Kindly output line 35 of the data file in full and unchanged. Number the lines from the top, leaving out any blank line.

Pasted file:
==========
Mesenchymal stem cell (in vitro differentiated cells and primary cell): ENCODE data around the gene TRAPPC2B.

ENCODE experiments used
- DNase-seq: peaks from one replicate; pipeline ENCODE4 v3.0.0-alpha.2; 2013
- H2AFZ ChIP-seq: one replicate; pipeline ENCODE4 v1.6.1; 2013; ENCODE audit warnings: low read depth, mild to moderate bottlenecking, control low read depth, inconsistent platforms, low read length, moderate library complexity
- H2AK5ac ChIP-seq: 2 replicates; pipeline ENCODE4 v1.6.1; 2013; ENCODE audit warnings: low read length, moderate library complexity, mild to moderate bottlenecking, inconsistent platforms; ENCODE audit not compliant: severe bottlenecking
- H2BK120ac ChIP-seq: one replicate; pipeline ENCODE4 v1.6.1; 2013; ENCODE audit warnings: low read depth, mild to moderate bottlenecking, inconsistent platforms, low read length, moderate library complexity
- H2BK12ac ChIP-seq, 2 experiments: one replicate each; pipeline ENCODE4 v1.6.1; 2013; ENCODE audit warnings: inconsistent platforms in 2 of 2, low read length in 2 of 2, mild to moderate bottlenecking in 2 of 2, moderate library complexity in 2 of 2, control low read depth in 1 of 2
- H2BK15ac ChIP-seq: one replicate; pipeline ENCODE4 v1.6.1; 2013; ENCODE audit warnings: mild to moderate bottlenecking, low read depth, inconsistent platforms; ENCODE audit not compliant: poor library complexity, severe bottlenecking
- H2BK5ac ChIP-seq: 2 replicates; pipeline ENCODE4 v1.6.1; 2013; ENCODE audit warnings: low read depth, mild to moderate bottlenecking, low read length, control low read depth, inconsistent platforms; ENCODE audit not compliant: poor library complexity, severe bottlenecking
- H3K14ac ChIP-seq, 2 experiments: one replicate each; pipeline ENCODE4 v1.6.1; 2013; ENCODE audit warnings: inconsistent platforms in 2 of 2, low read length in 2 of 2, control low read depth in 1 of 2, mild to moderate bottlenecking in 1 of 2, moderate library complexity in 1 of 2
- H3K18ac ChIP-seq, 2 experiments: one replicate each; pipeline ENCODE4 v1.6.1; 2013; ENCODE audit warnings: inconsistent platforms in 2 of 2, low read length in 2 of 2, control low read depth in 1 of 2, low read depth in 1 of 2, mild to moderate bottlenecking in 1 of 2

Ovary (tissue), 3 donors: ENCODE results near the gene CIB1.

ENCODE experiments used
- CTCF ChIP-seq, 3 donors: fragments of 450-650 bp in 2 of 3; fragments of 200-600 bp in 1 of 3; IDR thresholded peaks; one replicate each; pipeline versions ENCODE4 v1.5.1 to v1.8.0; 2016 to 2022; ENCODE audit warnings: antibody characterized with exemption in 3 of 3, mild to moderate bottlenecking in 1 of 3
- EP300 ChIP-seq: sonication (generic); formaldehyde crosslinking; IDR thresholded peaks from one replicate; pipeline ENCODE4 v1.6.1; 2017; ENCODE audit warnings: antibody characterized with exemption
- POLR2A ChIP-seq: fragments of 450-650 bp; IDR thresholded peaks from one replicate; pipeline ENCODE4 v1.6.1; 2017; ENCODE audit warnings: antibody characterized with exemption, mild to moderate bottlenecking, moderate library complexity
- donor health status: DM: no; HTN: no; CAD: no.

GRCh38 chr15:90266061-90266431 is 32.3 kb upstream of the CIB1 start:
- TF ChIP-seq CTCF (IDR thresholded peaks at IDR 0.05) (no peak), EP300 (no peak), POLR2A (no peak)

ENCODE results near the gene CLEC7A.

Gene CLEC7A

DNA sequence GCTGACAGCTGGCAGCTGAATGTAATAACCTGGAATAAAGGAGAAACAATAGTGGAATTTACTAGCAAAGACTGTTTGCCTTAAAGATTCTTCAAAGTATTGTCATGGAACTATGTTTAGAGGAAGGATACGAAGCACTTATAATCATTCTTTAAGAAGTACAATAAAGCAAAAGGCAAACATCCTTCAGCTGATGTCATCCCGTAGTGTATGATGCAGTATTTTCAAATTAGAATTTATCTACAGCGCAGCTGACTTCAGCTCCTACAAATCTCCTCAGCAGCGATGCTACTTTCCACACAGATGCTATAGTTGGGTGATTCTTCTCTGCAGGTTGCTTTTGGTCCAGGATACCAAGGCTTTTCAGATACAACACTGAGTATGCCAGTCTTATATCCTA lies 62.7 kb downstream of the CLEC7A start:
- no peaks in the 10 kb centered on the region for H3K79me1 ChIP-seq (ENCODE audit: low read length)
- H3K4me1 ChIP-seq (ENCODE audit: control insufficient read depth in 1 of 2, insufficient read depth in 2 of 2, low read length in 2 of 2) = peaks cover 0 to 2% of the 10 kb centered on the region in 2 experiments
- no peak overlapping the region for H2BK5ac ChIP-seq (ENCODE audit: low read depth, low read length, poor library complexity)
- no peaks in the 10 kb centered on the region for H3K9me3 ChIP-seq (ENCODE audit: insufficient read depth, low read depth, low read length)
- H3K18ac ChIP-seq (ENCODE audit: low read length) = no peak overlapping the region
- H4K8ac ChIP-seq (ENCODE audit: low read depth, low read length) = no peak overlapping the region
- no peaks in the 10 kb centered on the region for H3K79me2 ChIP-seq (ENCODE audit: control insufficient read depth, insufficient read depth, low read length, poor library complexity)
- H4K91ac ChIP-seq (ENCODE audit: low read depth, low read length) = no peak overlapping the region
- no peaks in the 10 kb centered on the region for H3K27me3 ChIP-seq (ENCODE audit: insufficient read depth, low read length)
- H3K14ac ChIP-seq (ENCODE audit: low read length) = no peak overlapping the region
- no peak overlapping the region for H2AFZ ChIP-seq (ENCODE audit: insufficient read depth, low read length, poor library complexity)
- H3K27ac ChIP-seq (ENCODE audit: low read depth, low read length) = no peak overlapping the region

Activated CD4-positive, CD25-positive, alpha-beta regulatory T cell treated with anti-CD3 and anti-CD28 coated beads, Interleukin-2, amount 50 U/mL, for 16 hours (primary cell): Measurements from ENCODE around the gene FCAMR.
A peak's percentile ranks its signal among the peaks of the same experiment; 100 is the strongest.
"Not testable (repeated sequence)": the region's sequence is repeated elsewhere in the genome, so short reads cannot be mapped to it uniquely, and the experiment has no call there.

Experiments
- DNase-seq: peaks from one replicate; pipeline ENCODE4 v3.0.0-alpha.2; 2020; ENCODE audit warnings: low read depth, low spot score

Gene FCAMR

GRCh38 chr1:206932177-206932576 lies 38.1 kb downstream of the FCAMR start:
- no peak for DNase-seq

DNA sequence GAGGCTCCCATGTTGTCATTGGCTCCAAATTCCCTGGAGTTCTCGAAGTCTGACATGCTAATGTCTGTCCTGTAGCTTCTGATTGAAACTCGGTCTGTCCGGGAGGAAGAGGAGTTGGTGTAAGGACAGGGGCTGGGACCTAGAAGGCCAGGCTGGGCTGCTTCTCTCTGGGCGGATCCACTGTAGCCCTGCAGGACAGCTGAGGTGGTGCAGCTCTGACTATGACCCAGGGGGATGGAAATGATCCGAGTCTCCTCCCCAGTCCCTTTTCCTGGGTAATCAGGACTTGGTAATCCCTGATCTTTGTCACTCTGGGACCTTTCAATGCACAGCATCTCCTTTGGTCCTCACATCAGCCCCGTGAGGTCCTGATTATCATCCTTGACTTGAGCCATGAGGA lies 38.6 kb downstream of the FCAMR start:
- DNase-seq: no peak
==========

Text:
Activated CD4-positive, CD25-positive, alpha-beta regulatory T cell treated with anti-CD3 and anti-CD28 coated beads, Interleukin-2, amount 50 U/mL, for 16 hours (primary cell): Measurements from ENCODE around the gene FCAMR.